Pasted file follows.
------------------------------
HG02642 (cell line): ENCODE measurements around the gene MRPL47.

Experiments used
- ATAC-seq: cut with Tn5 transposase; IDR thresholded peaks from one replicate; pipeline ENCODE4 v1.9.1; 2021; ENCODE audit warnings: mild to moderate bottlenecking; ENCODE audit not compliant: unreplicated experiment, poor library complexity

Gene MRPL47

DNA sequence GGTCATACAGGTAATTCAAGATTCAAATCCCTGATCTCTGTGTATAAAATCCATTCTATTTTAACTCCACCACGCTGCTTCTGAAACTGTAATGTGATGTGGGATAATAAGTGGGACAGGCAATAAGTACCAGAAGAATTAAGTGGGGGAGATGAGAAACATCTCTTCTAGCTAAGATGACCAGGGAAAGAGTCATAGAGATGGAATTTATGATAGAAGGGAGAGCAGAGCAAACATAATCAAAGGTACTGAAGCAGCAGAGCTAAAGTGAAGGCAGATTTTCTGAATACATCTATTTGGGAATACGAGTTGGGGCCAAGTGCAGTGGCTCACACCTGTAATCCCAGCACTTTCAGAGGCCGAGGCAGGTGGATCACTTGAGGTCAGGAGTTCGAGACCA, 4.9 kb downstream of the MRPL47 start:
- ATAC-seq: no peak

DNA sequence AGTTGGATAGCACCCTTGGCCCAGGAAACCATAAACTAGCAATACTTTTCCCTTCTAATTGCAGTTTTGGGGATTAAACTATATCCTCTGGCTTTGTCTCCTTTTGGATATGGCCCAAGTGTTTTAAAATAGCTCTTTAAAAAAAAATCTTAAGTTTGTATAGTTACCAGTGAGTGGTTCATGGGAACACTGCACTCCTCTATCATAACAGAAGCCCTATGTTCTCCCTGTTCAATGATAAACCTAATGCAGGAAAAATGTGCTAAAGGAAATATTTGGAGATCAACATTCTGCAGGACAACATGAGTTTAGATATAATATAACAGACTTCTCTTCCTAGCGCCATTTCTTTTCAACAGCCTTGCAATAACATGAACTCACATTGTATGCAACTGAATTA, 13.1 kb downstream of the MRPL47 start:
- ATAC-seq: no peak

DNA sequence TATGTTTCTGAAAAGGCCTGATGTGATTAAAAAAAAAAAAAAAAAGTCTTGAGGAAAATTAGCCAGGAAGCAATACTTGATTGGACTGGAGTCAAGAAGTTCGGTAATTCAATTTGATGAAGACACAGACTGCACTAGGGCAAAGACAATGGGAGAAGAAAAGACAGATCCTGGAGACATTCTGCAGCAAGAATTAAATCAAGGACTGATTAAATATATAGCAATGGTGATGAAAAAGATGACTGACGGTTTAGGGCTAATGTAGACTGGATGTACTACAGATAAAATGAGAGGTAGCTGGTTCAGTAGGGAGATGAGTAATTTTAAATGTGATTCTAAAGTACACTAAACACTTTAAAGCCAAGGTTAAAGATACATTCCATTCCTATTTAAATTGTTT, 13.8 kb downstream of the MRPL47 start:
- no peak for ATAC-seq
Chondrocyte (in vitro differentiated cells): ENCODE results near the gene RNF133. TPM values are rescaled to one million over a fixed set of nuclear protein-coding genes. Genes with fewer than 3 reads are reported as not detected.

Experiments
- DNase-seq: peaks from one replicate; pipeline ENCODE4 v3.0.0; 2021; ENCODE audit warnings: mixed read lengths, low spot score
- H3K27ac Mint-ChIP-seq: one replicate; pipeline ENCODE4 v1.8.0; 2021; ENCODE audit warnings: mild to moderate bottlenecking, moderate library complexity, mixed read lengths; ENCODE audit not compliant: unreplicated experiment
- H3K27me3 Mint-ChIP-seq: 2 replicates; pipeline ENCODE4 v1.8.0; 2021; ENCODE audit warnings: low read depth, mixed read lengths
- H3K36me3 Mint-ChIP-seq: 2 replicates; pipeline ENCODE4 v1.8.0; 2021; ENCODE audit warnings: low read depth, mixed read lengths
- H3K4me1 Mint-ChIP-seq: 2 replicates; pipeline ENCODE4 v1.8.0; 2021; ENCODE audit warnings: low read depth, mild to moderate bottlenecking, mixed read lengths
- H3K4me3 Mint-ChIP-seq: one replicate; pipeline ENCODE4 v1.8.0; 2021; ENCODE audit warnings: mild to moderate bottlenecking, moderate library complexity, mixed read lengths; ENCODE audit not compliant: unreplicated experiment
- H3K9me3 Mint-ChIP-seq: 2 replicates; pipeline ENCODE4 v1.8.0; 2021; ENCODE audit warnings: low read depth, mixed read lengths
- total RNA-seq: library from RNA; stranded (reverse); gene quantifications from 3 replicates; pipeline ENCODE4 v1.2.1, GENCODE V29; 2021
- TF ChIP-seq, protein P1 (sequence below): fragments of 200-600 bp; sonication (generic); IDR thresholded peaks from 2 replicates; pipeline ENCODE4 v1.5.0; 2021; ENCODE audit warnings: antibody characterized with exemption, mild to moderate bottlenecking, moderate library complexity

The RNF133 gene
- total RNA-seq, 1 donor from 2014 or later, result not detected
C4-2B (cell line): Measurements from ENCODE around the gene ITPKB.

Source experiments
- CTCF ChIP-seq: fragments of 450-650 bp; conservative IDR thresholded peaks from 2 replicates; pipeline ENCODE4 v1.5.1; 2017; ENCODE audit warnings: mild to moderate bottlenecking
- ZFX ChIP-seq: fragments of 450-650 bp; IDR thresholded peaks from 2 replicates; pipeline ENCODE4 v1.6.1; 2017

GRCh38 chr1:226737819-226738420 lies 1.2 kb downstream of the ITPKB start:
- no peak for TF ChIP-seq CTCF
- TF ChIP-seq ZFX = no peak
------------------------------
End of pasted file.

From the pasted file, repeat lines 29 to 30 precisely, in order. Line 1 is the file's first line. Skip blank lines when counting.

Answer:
- no peak for TF ChIP-seq CTCF
- TF ChIP-seq ZFX = no peak